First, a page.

This summer, I am going to start to learn coding, specifically Processing. This is a development platform that allows you to write software to make images, animations and interactions. It was originally developed to make programming graphics easier than using other languages such as C++ and Java.
Now you might be asking my I am learning this language and what benefit it might have for the students I worked with. I have previously written about different natural user interfaces like the Microsoft Kinect and the software I have used with them – Visikord and Po-motion. These programmes are really good and I have seen some great engagement by students whilst using these. What is clear is the students love to explore the different aspects of the applications and the natural user interfaces allow the students to do things they simply could not do or access before. From discussions with colleagues at school, on Twitter (@trinityfieldsit) and looking at what Ceri Williams (@cerirwilliams) has been working on, this has prompted me to start learning to code so that I can develop different programmes that users can interact with using the Kinect. I am also interested in how different program's work and hope that by learning to code simple interactive graphics programmes, I will be able to gain a better understanding of how developers create apps and software.
By being able to develop our own applications, the hope is that we will be better placed to respond to the needs of our students and create exciting and engaging applications. It going to be a long process but if you are interested I would recommend the following books –
'Getting Started with Processing' – Casey Reas and Ben Fry – gives you a introduction to the Processing language and gives you practical examples to work with.
'Making Things See' – Greg Borenstein – a hands-on guide that takes you through the steps to create applications that uses the Microsoft Kinect in the Processing language.
I will post on the blog the progress I make on this project but in the meantime if you are interested in using the Kinect with SEN check out the Kinect in the Classroom page of my blog or look at the Kinect in SEN wiki which represents the work of the Personal Learning Community of @trinityfieldsit, @LittleAngelsSch, @cerirwilliams and myself. The idea of the wiki is to showcase the excellent work being done by those using the kinect in SEN.
This post will focus how we have used some software called Po-Motion to create an interactive wall display in our Sensory Room. Po-Motion is a piece of software that was available for free, however they have stopped this and there is a small charge around £20 to purchase the software ( though you can trial the software for 30 days). It allows you to create an interactive wall or floor display by just using a web-cam, projector and computer.
The plus points for us was the cost – many items for the sensory room cost hundreds even thousands of pounds and companies are able to charge these amounts of money because it is classed as specialist equipment (though many of these items are actually a fraction of the cost to make and provide students with Profound and Multiple Learning difficulties to engage with sensory stimulations, which I find a little frustrating but enough said on that). In addition, it allowed us to install an excellent sensory tool which many could access without having to redesign our sensory room.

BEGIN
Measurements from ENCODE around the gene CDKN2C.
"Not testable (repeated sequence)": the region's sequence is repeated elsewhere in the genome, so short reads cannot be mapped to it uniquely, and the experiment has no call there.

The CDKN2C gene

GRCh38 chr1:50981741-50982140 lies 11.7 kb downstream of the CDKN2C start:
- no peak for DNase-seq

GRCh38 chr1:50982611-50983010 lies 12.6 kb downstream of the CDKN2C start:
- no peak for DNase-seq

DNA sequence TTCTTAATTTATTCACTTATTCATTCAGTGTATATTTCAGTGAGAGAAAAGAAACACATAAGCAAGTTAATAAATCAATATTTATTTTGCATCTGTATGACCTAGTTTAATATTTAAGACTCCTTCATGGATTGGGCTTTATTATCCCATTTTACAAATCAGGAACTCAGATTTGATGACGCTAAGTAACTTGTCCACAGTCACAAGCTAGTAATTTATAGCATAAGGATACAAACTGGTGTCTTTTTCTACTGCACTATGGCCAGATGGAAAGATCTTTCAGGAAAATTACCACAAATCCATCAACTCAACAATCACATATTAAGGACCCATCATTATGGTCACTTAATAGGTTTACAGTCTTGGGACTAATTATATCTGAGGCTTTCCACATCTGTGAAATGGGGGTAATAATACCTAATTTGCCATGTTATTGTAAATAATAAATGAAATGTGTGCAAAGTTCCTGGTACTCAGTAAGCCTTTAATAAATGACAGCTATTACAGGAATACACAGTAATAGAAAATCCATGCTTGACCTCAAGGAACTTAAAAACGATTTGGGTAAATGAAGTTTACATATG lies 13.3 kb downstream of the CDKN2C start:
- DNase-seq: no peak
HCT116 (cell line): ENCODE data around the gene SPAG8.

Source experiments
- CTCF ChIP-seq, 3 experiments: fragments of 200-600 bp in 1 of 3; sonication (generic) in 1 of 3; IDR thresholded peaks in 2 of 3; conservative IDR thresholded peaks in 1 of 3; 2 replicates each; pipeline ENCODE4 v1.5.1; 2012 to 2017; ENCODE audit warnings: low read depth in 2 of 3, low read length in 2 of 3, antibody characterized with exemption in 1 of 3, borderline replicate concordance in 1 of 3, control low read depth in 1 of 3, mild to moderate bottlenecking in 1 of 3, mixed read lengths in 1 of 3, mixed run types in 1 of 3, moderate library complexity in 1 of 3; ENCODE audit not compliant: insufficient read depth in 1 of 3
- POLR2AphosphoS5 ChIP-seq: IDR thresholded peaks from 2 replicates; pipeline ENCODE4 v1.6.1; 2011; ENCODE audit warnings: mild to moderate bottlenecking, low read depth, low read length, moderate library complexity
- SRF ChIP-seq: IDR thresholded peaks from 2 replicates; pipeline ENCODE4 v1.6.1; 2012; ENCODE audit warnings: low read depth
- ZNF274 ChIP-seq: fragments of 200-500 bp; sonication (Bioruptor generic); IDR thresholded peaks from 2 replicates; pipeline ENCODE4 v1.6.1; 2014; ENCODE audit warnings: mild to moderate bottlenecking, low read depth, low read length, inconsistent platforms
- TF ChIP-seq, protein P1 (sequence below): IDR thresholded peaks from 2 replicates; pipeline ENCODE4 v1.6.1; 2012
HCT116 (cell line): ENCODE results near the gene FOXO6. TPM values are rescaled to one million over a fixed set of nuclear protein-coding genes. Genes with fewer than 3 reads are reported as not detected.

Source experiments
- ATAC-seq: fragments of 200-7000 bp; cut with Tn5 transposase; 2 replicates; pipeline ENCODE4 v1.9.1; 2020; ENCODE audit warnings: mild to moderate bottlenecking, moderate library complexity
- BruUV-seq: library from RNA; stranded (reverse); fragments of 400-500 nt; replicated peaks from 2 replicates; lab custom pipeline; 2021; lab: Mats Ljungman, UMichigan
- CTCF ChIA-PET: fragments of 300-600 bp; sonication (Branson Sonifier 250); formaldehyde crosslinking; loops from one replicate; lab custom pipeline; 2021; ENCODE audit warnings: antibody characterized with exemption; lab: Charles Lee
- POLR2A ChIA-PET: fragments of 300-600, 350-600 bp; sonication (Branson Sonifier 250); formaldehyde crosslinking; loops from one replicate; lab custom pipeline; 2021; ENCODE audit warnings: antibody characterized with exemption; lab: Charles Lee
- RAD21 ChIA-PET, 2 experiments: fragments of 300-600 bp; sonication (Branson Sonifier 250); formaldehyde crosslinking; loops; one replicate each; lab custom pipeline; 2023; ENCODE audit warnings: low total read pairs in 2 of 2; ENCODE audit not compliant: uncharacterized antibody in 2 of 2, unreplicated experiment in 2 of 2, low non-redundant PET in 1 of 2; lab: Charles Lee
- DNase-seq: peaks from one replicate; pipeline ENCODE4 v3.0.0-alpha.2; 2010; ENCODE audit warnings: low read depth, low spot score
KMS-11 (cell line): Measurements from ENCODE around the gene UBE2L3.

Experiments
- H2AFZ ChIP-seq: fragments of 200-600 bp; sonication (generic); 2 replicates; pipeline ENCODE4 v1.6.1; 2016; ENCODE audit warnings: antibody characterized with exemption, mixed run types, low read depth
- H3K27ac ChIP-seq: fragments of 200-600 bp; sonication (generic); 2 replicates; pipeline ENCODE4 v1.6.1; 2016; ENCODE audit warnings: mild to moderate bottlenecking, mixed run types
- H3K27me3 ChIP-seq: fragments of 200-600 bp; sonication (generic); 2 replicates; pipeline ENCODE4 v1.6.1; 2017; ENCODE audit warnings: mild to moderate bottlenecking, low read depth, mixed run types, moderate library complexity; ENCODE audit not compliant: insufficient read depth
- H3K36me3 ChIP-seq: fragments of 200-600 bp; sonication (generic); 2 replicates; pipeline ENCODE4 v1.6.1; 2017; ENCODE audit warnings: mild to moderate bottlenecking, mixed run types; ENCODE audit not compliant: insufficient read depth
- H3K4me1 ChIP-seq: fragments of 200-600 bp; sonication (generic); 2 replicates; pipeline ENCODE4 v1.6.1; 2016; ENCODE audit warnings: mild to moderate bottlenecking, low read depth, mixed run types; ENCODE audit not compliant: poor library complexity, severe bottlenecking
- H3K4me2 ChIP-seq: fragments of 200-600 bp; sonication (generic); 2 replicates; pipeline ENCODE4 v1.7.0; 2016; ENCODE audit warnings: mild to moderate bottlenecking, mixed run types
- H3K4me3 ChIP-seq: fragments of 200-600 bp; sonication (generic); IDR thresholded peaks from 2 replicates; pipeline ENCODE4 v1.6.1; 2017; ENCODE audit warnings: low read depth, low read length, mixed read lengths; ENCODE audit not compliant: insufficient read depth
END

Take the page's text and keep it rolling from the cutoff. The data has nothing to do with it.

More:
Anyway rather than me write about it I have made a video showing how we have set up Po-Motion and some of the scenes you can use with this.
When we first installed the system, we thought it would be a standalone tool, but have since found that it interacts with what else is going on in the room. For instance, when changing the colour of the lights, this has an effect on what was shown on the wall. So we have now got a bit of equipment that not only works well on its own but also in conjunction with other pieces of equipment.
Areas for thought –
- Positioning of camera – From installing the system, we found the positioning of the camera was very important in getting the best reaction from the display. Rather than pointing the camera at the wall, it needs to be positioned where the student will be standing or sitting so that it can detect the movement. Also in our setup we have the camera facing the display – another setup would be to have the camera facing the student. This is something we might change after we have gone through testing with the students.
- Lighting – for the camera to pick up movement there needs to be a little bit of light. In the dark, it is very difficult to pick up movement unless using an infra-red camera. (Po-Motion also do a version of the software that works with IR cameras)
- Web camera vs Kinect – something which we are thinking about is getting a Microsoft Kinect for the sensory room. The Kinect is more sophisticated camera and would allow us to have different pieces of software running for one bit of equipment. Also in the dark environment of a sensory room it would pick up movement far better especially when using the IR version of the software. This is something we are looking to set in the near future so will keep you posted on this.
Anyway now we have the system installed it will be interesting to see how the students react to it. Also I would be very interested to hear from others who have installed the system themselves and what scenes they felt worked particularly well.